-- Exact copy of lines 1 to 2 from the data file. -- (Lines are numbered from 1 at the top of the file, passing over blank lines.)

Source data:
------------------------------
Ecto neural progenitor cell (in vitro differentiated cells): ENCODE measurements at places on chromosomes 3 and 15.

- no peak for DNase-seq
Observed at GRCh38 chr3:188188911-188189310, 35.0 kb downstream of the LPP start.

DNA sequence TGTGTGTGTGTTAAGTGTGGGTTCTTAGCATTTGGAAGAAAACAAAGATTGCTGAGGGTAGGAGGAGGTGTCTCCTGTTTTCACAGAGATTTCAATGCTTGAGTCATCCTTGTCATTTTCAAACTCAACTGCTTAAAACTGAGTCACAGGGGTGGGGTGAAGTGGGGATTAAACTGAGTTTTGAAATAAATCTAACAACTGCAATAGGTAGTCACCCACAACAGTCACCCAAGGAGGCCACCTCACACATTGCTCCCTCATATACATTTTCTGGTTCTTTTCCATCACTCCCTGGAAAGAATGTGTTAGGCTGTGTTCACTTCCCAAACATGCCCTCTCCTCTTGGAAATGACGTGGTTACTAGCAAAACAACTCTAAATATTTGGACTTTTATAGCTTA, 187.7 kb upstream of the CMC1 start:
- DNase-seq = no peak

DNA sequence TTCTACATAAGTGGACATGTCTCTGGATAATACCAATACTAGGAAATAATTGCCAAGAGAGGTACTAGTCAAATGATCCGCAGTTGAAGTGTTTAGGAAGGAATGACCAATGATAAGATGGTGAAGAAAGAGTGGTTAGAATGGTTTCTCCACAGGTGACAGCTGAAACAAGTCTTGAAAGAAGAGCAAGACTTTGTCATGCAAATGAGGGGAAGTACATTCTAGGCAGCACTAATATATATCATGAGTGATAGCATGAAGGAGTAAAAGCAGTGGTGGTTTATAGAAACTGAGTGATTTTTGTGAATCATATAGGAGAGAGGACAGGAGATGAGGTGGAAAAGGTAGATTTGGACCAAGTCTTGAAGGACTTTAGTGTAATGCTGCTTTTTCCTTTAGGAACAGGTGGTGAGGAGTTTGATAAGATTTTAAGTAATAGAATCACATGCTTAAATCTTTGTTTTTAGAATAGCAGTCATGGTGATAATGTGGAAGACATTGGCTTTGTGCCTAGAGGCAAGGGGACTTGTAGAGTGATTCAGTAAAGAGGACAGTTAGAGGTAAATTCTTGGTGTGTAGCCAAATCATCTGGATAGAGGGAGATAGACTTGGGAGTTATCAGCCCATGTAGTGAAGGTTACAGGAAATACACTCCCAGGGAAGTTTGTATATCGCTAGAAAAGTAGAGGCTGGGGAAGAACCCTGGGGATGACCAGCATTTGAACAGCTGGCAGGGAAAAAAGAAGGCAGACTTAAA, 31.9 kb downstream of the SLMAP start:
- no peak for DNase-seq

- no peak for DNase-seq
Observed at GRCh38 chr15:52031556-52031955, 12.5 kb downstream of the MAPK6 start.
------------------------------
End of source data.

Ecto neural progenitor cell (in vitro differentiated cells): ENCODE measurements at places on chromosomes 3 and 15.

- no peak for DNase-seq